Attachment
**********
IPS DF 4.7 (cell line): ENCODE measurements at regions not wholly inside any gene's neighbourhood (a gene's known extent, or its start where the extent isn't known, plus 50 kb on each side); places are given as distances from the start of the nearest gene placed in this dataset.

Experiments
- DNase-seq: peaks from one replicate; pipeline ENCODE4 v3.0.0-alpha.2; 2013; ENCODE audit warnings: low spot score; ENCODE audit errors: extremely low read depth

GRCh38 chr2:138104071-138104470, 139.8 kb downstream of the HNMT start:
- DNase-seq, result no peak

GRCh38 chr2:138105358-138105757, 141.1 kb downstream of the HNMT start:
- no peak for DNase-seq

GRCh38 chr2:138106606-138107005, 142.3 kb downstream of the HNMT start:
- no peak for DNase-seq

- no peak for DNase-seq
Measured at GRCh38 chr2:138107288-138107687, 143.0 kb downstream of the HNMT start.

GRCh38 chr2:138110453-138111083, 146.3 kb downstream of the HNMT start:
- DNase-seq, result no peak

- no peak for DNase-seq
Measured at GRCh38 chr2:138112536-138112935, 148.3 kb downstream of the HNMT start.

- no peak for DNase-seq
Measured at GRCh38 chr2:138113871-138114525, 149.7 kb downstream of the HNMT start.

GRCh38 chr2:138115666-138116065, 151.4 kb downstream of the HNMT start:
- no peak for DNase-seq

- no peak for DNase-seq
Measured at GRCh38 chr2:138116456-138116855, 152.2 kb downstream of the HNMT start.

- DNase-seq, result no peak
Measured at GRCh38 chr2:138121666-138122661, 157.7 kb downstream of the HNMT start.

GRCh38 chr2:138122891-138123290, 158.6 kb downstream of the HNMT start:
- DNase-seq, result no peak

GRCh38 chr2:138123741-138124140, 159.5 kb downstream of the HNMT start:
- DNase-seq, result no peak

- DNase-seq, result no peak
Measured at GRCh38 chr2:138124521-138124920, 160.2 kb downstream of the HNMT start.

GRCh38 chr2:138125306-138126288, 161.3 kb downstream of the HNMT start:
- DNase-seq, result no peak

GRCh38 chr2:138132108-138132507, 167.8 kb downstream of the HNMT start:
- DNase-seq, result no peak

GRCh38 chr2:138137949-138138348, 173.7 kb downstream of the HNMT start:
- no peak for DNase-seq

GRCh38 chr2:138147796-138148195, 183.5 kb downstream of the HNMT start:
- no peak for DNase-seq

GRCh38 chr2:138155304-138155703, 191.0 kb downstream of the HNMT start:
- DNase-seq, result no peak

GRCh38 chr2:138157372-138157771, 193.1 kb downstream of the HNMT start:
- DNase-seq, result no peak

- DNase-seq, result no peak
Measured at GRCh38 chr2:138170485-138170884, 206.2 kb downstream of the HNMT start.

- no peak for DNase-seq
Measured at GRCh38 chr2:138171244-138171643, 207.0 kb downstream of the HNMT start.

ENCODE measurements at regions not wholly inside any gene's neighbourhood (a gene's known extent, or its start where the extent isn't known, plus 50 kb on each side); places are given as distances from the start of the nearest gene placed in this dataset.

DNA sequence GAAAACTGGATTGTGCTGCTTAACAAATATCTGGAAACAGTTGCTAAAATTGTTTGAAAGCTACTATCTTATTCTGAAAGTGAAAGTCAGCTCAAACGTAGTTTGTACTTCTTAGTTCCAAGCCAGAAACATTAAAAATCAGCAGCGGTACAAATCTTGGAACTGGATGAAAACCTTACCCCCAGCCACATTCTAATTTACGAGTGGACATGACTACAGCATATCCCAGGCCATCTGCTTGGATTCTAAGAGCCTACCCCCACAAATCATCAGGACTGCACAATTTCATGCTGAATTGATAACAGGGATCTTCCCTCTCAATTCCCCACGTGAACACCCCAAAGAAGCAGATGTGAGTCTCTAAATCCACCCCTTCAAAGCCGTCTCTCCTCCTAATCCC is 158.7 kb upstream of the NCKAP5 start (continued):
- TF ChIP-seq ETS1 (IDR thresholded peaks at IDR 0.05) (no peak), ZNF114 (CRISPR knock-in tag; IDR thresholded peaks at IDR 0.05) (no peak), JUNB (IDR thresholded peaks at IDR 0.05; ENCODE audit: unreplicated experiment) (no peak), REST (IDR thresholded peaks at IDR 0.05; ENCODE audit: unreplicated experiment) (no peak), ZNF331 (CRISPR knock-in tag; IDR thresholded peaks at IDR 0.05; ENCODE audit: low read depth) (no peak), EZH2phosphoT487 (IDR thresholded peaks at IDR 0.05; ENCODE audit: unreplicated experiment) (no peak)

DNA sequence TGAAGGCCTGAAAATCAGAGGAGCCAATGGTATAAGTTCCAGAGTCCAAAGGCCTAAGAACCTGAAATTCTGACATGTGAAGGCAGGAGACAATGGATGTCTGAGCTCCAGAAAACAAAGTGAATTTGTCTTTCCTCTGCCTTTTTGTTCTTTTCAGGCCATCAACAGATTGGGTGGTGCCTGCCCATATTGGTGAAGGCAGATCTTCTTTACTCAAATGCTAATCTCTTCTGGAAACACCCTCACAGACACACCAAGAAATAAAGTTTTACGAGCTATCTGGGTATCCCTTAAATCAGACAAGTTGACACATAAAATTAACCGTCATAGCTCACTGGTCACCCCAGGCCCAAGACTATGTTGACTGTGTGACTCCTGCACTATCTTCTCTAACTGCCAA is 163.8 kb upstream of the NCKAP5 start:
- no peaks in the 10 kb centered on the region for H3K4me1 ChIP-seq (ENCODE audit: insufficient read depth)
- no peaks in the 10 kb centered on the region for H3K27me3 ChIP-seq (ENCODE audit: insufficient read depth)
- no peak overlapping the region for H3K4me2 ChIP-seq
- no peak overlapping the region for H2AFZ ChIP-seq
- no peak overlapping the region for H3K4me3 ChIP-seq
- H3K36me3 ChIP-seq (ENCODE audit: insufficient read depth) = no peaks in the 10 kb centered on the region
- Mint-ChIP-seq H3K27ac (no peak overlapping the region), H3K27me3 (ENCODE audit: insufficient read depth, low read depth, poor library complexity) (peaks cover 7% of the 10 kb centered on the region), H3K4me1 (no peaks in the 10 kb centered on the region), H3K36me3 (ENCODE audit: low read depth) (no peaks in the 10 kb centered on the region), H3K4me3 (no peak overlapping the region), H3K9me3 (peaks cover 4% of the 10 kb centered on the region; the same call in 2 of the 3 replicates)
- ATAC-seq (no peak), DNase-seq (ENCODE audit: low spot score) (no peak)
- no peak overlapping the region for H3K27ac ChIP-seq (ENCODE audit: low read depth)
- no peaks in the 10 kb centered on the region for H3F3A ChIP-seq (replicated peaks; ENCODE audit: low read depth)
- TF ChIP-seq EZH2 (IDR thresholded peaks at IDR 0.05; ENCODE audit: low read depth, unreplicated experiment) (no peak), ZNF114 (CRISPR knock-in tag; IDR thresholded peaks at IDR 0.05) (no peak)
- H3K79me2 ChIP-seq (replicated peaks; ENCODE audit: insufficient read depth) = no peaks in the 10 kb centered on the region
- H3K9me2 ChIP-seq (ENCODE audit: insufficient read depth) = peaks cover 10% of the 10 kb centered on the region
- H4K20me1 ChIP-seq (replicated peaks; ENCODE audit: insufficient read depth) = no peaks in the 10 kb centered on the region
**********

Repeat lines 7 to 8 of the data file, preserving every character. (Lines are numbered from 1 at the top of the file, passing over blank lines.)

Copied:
- no peak for DNase-seq

GRCh38 chr2:138106606-138107005, 142.3 kb downstream of the HNMT start: